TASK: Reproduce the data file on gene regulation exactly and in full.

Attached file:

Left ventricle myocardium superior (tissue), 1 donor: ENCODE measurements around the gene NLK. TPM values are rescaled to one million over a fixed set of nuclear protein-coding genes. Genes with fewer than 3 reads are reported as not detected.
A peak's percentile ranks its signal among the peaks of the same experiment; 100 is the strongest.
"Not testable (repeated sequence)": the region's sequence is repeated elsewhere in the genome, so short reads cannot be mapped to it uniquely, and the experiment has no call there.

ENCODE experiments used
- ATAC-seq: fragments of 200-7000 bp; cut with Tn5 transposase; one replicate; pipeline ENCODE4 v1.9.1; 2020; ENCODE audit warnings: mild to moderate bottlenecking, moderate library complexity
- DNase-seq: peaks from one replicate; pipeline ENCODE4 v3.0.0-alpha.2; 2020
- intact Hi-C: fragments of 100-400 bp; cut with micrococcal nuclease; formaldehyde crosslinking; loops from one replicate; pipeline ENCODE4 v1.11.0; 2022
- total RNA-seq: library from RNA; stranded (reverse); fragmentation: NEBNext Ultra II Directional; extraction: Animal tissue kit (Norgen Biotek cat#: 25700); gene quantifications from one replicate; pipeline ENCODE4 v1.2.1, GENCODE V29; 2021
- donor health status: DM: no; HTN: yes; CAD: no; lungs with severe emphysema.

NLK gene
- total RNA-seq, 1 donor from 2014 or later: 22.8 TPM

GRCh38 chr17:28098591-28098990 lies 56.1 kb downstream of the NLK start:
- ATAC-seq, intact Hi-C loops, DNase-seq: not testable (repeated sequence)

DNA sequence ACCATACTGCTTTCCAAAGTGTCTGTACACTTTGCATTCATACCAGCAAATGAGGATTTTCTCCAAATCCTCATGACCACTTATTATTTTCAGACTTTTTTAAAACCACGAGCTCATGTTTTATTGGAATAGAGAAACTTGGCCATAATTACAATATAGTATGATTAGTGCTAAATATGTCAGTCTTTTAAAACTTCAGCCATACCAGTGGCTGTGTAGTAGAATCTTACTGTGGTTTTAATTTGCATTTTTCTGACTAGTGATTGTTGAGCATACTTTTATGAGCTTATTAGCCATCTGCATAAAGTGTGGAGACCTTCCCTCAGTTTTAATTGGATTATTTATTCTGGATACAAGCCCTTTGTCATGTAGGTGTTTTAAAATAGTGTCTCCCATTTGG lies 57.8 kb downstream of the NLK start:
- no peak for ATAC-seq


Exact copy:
Left ventricle myocardium superior (tissue), 1 donor: ENCODE measurements around the gene NLK. TPM values are rescaled to one million over a fixed set of nuclear protein-coding genes. Genes with fewer than 3 reads are reported as not detected.
A peak's percentile ranks its signal among the peaks of the same experiment; 100 is the strongest.
"Not testable (repeated sequence)": the region's sequence is repeated elsewhere in the genome, so short reads cannot be mapped to it uniquely, and the experiment has no call there.

ENCODE experiments used
- ATAC-seq: fragments of 200-7000 bp; cut with Tn5 transposase; one replicate; pipeline ENCODE4 v1.9.1; 2020; ENCODE audit warnings: mild to moderate bottlenecking, moderate library complexity
- DNase-seq: peaks from one replicate; pipeline ENCODE4 v3.0.0-alpha.2; 2020
- intact Hi-C: fragments of 100-400 bp; cut with micrococcal nuclease; formaldehyde crosslinking; loops from one replicate; pipeline ENCODE4 v1.11.0; 2022
- total RNA-seq: library from RNA; stranded (reverse); fragmentation: NEBNext Ultra II Directional; extraction: Animal tissue kit (Norgen Biotek cat#: 25700); gene quantifications from one replicate; pipeline ENCODE4 v1.2.1, GENCODE V29; 2021
- donor health status: DM: no; HTN: yes; CAD: no; lungs with severe emphysema.

NLK gene
- total RNA-seq, 1 donor from 2014 or later: 22.8 TPM

GRCh38 chr17:28098591-28098990 lies 56.1 kb downstream of the NLK start:
- ATAC-seq, intact Hi-C loops, DNase-seq: not testable (repeated sequence)

DNA sequence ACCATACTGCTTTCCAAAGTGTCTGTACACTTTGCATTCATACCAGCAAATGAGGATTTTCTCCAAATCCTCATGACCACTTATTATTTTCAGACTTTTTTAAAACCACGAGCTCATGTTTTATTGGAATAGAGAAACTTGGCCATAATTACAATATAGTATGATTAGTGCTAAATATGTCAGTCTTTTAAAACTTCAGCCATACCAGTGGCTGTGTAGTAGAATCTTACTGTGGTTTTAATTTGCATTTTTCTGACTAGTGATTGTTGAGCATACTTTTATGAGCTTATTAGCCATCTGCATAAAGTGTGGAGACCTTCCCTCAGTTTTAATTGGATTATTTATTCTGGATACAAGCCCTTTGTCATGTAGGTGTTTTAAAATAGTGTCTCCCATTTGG lies 57.8 kb downstream of the NLK start:
- no peak for ATAC-seq